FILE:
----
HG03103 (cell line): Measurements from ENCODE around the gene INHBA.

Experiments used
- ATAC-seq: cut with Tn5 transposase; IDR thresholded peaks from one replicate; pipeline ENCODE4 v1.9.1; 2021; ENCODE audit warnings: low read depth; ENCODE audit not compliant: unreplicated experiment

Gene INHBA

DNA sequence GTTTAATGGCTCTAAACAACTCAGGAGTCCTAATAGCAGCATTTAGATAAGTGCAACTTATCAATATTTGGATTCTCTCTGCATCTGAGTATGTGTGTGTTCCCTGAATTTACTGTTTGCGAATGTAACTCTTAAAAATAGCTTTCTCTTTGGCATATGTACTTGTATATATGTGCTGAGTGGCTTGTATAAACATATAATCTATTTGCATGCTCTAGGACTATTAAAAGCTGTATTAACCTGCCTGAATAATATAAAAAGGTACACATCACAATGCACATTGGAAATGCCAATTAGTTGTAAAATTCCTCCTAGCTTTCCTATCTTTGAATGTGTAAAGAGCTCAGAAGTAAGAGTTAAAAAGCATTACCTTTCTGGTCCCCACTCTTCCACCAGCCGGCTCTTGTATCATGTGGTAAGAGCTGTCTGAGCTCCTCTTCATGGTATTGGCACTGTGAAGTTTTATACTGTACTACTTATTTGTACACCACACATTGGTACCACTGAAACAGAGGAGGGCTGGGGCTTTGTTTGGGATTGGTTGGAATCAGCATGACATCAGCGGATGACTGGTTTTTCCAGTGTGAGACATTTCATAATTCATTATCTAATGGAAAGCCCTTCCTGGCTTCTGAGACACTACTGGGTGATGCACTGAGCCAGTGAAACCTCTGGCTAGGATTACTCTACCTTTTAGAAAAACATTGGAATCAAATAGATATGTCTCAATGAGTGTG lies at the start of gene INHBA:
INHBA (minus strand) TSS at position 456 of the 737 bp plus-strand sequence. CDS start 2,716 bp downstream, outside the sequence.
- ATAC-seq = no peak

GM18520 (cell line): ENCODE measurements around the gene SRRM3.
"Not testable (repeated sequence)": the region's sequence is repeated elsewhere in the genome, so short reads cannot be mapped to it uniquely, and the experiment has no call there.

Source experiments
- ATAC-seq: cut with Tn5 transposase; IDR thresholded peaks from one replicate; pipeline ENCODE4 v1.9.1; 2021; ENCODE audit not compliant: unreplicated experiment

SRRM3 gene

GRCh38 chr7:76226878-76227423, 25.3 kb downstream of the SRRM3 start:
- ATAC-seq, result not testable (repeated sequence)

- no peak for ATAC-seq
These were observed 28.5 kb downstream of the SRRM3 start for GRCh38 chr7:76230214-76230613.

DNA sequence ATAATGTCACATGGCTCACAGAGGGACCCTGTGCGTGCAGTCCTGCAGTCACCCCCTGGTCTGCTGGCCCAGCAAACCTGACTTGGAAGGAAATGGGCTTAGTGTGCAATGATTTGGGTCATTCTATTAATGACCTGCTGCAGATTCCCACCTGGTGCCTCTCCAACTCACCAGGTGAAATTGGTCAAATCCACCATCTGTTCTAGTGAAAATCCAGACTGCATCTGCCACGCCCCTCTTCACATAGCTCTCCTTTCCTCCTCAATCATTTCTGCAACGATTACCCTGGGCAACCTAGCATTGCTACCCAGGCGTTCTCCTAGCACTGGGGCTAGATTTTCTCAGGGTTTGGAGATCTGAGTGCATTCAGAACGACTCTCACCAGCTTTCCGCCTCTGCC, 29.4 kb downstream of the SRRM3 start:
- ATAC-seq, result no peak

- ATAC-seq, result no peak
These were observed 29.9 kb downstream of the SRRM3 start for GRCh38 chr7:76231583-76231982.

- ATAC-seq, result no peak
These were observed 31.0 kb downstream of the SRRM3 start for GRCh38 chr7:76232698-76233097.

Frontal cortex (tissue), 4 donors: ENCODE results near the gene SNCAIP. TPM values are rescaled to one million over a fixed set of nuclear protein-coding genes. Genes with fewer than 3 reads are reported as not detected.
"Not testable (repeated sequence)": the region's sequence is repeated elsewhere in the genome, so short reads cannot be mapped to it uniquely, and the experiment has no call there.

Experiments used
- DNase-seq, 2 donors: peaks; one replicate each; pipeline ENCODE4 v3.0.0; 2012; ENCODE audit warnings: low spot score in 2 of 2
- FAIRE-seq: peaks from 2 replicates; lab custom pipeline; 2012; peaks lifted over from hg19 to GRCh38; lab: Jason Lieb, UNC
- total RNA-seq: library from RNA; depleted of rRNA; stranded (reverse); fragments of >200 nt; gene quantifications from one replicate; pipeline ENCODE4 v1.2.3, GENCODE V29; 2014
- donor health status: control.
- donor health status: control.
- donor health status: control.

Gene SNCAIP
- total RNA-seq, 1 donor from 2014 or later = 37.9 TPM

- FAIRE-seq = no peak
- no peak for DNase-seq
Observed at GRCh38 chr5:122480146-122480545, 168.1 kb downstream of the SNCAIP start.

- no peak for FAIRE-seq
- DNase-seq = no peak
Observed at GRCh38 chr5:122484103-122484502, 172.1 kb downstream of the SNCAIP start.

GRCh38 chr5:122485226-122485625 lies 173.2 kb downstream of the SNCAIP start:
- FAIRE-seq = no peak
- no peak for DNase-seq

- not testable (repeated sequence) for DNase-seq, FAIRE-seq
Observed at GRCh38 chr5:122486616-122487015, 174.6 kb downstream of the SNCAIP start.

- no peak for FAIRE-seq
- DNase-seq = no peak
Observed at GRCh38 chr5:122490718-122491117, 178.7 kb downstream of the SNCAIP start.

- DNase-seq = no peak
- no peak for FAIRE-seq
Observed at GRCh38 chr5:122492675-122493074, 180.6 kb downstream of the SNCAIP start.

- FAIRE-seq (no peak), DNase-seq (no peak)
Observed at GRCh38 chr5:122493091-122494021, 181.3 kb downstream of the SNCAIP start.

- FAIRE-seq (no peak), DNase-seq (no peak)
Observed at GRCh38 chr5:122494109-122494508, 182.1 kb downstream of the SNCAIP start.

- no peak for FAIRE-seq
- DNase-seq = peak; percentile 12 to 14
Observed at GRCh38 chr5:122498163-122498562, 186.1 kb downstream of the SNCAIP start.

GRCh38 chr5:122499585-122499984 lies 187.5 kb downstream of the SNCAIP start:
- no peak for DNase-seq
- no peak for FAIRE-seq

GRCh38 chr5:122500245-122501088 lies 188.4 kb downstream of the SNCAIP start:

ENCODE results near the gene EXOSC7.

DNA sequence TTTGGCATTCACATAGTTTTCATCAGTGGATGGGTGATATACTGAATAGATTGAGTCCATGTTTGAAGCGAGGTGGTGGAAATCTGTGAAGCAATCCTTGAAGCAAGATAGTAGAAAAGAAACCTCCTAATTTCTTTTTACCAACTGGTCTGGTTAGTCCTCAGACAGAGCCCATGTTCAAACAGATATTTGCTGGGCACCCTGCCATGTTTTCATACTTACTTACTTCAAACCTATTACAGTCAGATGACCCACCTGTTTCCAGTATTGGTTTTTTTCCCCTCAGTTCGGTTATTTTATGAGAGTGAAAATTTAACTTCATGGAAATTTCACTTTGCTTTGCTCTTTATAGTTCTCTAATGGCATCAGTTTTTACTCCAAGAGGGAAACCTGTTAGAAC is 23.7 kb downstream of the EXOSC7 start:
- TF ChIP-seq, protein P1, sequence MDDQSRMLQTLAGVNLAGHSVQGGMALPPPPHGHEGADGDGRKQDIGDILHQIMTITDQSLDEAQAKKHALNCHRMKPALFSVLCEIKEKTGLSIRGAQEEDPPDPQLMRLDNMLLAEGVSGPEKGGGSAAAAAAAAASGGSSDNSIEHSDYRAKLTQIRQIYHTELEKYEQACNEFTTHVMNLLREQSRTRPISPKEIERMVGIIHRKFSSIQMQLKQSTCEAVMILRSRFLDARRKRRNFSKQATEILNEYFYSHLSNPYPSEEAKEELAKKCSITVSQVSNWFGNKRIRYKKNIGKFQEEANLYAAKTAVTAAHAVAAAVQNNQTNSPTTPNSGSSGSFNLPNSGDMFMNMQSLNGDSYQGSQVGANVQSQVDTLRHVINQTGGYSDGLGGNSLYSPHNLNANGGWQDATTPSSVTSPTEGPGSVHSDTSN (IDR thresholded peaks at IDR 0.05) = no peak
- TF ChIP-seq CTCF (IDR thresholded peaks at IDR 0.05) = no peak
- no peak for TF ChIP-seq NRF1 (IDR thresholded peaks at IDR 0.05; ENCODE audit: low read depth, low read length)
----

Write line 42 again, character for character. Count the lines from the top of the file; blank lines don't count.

- no peak for DNase-seq